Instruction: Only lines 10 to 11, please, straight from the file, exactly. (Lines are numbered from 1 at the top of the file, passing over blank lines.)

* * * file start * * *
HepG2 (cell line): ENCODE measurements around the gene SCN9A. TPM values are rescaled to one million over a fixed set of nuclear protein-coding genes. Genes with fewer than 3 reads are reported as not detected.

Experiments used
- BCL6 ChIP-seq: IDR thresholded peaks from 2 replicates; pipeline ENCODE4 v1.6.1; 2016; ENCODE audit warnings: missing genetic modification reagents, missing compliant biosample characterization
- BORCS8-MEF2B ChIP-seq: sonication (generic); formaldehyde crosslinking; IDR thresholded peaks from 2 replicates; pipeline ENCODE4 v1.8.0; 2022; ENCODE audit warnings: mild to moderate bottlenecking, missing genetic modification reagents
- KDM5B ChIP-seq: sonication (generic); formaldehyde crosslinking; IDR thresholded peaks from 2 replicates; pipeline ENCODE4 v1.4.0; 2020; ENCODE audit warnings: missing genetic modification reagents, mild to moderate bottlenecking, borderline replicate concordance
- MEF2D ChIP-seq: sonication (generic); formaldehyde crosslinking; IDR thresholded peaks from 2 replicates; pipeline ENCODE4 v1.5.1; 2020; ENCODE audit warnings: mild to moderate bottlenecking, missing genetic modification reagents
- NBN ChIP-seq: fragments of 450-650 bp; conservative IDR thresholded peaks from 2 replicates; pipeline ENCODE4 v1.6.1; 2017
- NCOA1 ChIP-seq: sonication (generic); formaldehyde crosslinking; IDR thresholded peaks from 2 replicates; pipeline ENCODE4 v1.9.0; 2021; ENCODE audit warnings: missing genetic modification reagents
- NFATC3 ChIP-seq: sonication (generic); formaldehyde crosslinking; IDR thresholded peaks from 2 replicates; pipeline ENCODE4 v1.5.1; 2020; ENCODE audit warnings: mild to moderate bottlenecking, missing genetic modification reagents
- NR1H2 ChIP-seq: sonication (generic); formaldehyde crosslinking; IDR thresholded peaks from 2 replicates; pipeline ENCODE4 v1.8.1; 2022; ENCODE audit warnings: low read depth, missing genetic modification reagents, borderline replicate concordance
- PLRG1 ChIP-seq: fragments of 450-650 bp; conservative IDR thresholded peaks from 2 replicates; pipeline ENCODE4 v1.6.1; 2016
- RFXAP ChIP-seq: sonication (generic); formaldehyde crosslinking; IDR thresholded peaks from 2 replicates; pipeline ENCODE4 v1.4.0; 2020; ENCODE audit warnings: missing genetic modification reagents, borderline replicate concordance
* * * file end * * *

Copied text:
- NR1H2 ChIP-seq: sonication (generic); formaldehyde crosslinking; IDR thresholded peaks from 2 replicates; pipeline ENCODE4 v1.8.1; 2022; ENCODE audit warnings: low read depth, missing genetic modification reagents, borderline replicate concordance
- PLRG1 ChIP-seq: fragments of 450-650 bp; conservative IDR thresholded peaks from 2 replicates; pipeline ENCODE4 v1.6.1; 2016